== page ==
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EVE Online Previews: Fanfest: Revelations II & III and More

By Dana Massey on November 23, 2006

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The third part of our Fanfest reports looks at Revelations II & III and more

Editor's Note: This is the third in a three part series of articles covering the EVE Online Fanfest 2006 that MMORPG.com recently attended in Reykjavik, Iceland. Part one (Revelations I and White Wolf Merger) and part two (Avatars, Linux and Announcemnets) were published last week.

EVE Online's Fanfest 2006 was not all about what they're working on today and what EVE fans should expect to see soon. A couple of the presentations turned their eyes far into the future. Senior Producer Nathan Richardsson even went so far as to look beyond Revelations II and even Revelations III, all the way through the next ten years.

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The third day of presentations started with a host of impressive demonstrations and technical updates. The afternoon updates brought us the big-wigs. On top of Richardsson's 10 Years of EVE, Creative Director Reynir Hardarson gave a fascinating, if oddly placed, talk on the nature of evil and CEO Hilmar Petursson not only announced the big White Wolf merger, but also provided attendees with an update on the health of CCP and EVE Online.

10 Years of EVE
Don't say they don't think big. Senior Producer Nathan Richardsson gave a spirited talk on EVE over the next ten years. He began with some talk of Revelations, but quickly escaped beyond that into some big ideas floating around CCP.

Richardsson explored places he hopes to steer EVE, with the repeated caveat that all these areas are not promises, but ideas and totally subject to change.

First, he talked about "walking on stations". He hopes to see full human representation in EVE and envisions this as a primarily social, not militant, experience. At least at first. He pointed out that the only thing better than walking on star bases would be being at the helm of their defenses during fleet battles. This is the kind of combat he wants to see in the avatar realm of EVE. He doesn't envision hand-to-hand, but he'll never rule anything out.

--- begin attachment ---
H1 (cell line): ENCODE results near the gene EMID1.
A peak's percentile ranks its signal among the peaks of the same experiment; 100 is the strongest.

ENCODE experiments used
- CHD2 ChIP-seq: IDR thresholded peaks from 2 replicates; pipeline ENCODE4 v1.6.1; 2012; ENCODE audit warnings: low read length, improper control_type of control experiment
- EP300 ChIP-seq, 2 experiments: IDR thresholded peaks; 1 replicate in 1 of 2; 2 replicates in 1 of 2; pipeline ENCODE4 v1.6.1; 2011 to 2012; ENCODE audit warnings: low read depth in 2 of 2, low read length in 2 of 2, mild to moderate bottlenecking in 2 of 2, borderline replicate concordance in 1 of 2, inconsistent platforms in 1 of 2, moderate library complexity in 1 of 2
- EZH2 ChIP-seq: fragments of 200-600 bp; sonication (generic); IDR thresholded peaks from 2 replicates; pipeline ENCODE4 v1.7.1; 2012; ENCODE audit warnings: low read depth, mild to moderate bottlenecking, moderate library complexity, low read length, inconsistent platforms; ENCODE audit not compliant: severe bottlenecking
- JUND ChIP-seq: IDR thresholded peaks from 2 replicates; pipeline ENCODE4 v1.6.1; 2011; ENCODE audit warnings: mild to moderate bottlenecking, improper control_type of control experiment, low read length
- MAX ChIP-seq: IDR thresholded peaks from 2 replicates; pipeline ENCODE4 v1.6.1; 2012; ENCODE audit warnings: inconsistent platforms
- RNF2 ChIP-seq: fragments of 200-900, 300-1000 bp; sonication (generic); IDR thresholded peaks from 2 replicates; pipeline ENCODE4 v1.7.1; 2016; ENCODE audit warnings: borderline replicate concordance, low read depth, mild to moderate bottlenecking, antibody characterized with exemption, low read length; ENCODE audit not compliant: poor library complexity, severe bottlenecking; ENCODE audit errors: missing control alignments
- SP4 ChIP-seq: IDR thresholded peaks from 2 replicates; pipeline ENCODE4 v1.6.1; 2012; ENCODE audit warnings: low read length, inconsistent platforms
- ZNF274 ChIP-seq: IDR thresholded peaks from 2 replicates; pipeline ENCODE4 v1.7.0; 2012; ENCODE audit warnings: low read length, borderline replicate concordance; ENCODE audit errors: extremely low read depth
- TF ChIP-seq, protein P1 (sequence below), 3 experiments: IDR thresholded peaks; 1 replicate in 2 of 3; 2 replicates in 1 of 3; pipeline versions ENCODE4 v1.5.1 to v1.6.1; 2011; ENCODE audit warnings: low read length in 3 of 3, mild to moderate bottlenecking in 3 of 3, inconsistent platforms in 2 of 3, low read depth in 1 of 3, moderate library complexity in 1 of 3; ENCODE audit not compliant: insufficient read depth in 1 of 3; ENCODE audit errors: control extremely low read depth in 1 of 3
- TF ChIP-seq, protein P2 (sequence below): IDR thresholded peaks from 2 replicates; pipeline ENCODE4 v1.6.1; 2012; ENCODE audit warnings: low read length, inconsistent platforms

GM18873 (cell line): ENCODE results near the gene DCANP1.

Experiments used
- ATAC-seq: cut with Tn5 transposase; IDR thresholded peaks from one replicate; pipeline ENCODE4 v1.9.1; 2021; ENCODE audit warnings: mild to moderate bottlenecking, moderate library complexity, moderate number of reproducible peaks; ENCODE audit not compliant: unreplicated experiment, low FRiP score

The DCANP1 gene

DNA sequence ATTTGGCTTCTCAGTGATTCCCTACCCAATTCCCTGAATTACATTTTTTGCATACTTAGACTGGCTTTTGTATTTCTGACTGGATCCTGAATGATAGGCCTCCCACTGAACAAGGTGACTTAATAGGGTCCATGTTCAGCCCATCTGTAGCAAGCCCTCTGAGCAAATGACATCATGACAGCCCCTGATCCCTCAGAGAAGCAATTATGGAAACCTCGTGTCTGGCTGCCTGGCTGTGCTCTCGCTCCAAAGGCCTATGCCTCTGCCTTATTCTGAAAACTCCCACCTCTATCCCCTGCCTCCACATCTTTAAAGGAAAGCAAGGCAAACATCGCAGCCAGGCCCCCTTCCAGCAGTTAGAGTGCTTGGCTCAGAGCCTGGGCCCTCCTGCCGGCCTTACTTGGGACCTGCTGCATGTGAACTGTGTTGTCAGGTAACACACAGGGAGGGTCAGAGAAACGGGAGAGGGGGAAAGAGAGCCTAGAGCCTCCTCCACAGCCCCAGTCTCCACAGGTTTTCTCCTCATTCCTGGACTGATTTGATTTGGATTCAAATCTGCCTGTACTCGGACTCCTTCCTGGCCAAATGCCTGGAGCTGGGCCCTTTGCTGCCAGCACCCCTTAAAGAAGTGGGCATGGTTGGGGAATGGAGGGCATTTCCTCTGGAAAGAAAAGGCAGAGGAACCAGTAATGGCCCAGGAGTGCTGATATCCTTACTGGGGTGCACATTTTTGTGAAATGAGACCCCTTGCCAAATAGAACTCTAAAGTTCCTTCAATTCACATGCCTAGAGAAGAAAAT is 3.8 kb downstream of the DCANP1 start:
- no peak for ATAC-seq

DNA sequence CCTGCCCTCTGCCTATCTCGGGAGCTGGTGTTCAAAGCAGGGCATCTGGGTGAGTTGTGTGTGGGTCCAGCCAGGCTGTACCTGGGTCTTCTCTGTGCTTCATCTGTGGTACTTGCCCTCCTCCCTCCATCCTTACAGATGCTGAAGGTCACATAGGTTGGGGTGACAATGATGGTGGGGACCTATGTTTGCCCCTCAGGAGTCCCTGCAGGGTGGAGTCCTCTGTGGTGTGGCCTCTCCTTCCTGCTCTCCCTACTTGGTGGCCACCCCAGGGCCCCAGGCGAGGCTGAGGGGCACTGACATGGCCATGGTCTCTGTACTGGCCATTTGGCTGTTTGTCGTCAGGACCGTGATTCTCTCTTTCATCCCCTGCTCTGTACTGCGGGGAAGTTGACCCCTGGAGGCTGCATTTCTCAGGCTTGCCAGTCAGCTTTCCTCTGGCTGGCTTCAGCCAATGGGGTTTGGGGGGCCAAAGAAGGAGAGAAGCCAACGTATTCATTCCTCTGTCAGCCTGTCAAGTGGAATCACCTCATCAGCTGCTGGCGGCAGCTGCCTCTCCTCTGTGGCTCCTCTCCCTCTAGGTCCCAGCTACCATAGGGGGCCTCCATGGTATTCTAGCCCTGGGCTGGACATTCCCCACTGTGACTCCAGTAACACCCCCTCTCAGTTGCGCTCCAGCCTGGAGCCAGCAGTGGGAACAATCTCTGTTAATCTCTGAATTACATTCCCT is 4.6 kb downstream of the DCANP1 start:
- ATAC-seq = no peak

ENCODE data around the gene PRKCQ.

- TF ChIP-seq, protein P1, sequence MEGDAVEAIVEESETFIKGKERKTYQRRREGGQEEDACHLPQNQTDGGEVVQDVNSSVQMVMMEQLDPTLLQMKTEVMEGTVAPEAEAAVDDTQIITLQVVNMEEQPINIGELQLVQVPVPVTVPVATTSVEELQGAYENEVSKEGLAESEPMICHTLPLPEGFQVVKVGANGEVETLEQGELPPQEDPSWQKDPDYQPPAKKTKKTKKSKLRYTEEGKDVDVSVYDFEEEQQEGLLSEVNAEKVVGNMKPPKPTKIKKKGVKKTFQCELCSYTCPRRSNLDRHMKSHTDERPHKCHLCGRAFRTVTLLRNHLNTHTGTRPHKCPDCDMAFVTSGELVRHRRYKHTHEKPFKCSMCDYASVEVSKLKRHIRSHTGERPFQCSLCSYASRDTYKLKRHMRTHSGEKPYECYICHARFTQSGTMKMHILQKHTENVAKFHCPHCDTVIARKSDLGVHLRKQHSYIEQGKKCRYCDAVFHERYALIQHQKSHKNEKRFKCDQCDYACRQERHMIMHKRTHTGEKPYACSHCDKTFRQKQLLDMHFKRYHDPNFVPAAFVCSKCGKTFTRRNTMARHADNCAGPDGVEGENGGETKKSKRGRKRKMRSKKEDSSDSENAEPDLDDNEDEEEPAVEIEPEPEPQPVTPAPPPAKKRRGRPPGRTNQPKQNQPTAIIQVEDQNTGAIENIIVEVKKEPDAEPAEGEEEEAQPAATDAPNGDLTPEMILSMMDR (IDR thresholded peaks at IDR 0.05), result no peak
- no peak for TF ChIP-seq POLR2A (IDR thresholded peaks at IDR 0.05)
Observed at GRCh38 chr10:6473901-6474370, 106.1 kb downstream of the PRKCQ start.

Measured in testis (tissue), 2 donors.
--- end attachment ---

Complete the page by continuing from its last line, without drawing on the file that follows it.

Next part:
If they put all the effort into avatars though, he doesn't want to just limit them to one place. In the CCP tradition, they'd first walk on stations, but who is to say where it ends? Richardsson showed off a wealth of concept art that could potentially be very interesting in both the ship and avatar point of view. Prime among these was the idea of "space dungeons", which are giant asteroids full of caverns that ships could fly around inside.

He also opened the planetary interaction can of worms. He hopes EVE eventually not only allows players to fly around in the atmospheres of planets, but to also allow players to terraform, colonize and otherwise interact with them. He alluded to a new form of income for players and corporations as they extract resources from planets and simultaneously try to balance the needs of their populations. Perhaps some day soon, corporations can dominate land and sea, as well as space.

As Richardsson looked forward, the concept of looking backwards weighed on his mind. Another area he wants CCP to explore is the idea of recording EVE's history. He noted that each day that passes, more history is lost and he wants to record the wonderful player-driven storyline of EVE. One way he mentioned this could be done is through social networking sites where players record their adventures for all to see.